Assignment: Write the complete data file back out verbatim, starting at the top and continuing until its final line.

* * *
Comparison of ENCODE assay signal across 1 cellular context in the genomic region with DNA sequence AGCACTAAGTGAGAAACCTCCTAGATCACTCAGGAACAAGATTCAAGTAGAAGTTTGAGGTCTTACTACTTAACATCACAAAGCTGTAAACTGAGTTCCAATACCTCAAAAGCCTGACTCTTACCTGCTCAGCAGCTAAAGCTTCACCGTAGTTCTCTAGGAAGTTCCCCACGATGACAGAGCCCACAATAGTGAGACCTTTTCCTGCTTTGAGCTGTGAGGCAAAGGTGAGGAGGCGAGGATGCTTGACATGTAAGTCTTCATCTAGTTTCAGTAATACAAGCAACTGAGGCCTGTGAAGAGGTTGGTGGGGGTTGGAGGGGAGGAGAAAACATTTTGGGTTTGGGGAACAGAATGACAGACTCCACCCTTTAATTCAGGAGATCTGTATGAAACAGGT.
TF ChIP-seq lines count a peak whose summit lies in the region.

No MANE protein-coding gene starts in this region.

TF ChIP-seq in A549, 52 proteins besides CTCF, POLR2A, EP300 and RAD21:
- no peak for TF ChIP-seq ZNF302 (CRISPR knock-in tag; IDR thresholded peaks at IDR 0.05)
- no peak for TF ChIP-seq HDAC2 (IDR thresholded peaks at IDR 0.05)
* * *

Comparison of ENCODE assay signal across 1 cellular context in the genomic region with DNA sequence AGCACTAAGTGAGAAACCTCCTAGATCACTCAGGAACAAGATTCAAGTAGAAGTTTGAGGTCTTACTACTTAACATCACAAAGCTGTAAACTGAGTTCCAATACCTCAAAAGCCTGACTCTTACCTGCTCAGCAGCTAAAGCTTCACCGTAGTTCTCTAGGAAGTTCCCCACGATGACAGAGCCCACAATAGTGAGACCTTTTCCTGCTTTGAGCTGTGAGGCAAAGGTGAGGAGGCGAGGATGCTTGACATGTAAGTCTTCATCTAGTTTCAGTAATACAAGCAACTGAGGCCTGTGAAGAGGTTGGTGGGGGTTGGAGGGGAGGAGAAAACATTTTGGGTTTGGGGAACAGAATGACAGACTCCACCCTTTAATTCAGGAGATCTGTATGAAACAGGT.
TF ChIP-seq lines count a peak whose summit lies in the region.

No MANE protein-coding gene starts in this region.

TF ChIP-seq in A549, 52 proteins besides CTCF, POLR2A, EP300 and RAD21:
- no peak for TF ChIP-seq ZNF302 (CRISPR knock-in tag; IDR thresholded peaks at IDR 0.05)
- no peak for TF ChIP-seq HDAC2 (IDR thresholded peaks at IDR 0.05)